Imagine the trouble you’d get into if you ran an unofficial guiding business in Yellowstone National Park, encouraged visitors to enter thermal grounds that are off-limits, created your own “hot pots” in rivers, and had your clients jump into streams from cliffs in the park where it is illegal to do so.
While government prosecutors wanted Theodore Eugene Garland, a 60-year-old Oklahoma man, to be jailed for a month, face more than $20,000 in fines, and be banned from entering Yellowstone for five years, Magistrate Judge Mark Carman obviously thought that was a bit much.
But the judge’s decision to fine Garland just $600, along with ordering a $500 payment to Yellowstone Forever Geological Resource Fund, and ban him from the park through year’s end, didn’t sit well with many who follow the park’s Facebook page.
“Always amazed at how minor the punishment is for national park resource violations,” commented Sean Smith. “I’m sure many see the fine and possibly short jail stints as the cost of doing business. It’s time to up the punishment for these crimes.”
“WOW!” added Phyllis Dickson Johnson. “He got a slap on the hand with a feather! He deserved to be barred from the park for life for starters! This was not an impulsive one-time bad decision but organized and consistent disrespect for the park and the law. And he encouraged others to harm the park as well. Parks better get more serious about these serious offenders before they ruin it for everyone!”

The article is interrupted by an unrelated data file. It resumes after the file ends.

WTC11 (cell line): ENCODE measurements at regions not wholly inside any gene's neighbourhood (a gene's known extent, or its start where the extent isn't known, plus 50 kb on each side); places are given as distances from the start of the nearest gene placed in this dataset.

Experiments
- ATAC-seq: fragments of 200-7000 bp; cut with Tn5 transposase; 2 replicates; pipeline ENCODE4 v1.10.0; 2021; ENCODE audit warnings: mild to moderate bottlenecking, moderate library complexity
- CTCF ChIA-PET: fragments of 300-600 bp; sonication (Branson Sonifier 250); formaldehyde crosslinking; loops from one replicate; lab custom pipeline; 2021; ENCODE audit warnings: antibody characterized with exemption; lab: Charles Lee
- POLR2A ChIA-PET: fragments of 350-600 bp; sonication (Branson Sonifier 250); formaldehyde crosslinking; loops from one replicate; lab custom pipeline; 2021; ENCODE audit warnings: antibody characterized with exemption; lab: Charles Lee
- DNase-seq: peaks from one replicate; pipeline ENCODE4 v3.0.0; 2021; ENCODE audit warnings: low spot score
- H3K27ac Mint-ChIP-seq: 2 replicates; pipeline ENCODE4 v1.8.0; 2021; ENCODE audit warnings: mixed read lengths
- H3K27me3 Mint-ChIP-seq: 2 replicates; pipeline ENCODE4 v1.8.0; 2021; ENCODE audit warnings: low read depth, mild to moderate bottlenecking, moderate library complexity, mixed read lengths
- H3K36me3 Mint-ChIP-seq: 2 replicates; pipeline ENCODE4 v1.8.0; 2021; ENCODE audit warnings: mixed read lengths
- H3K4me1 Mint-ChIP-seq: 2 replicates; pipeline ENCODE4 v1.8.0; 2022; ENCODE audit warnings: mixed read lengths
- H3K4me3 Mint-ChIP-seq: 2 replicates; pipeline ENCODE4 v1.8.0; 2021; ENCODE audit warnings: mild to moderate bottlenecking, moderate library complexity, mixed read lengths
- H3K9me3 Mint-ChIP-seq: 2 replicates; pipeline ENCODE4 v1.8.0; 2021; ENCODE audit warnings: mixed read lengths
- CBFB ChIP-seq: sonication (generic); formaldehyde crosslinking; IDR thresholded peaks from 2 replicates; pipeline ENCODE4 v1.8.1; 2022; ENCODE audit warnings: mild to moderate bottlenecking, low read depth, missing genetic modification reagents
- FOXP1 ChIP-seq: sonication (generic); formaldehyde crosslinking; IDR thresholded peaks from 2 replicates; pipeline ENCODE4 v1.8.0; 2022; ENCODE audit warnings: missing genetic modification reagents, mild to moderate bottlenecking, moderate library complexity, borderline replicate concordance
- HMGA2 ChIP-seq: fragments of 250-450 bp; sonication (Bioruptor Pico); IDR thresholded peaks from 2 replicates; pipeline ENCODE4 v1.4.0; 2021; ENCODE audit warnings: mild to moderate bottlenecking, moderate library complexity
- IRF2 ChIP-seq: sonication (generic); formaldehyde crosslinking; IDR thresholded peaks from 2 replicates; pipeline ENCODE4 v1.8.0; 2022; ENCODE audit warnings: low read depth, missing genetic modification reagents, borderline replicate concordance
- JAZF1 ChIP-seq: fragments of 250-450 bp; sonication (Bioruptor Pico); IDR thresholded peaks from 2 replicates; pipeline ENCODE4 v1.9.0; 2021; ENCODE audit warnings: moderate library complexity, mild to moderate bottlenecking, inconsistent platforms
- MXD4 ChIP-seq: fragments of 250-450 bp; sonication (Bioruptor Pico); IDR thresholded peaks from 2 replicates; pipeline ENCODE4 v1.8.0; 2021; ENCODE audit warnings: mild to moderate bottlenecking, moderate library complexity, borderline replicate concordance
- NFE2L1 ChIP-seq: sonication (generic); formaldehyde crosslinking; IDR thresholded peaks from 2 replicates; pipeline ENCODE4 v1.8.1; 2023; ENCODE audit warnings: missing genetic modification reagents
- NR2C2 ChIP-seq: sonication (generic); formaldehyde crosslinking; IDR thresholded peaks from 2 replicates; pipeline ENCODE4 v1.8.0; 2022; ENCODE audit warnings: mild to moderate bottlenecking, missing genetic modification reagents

According to the case brought against Garland, the man ran “a social-media page, a podcast, and a guidebook. All three have overlapping pictures and posts about his guided tours in YNP, which violated closures and other park regulations and encouraged visitors to do the same.”
Garland was charged with 15 counts of illegal activities and violating national park regulations. The U.S. Attorney’s Office in Wyoming wanted the man fined $750 for each count, in addition to another $750 for each count as a Community Service Payment, and sentenced to a month in jail.
After hearing the evidence at a bench trial held on April 7-8, Judge Carman found Garland guilty on seven counts, according to a park release.
Prosecutors try not to criticize judges, realizing they could be found in contempt. But reading between the lines of acting United States Attorney Bob Murray you can sense his displeasure with the sentence.
“Enforcing federal criminal laws for the protection of our national parks’ resources will always remain a priority of the United States Attorney’s office in Wyoming,” said Murray. “That is especially true when a criminal motivated by greed, like Mr. Garland, encourages others to commit more crimes and cause more damage to the treasures of America’s first national park.”